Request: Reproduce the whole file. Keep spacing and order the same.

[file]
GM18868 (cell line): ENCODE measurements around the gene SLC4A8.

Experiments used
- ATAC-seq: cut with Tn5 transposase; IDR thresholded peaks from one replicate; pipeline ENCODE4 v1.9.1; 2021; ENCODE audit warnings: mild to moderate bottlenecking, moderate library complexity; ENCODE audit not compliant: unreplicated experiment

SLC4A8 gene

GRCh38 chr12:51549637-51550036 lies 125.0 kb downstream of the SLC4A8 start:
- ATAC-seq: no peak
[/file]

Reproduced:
GM18868 (cell line): ENCODE measurements around the gene SLC4A8.

Experiments used
- ATAC-seq: cut with Tn5 transposase; IDR thresholded peaks from one replicate; pipeline ENCODE4 v1.9.1; 2021; ENCODE audit warnings: mild to moderate bottlenecking, moderate library complexity; ENCODE audit not compliant: unreplicated experiment

SLC4A8 gene

GRCh38 chr12:51549637-51550036 lies 125.0 kb downstream of the SLC4A8 start:
- ATAC-seq: no peak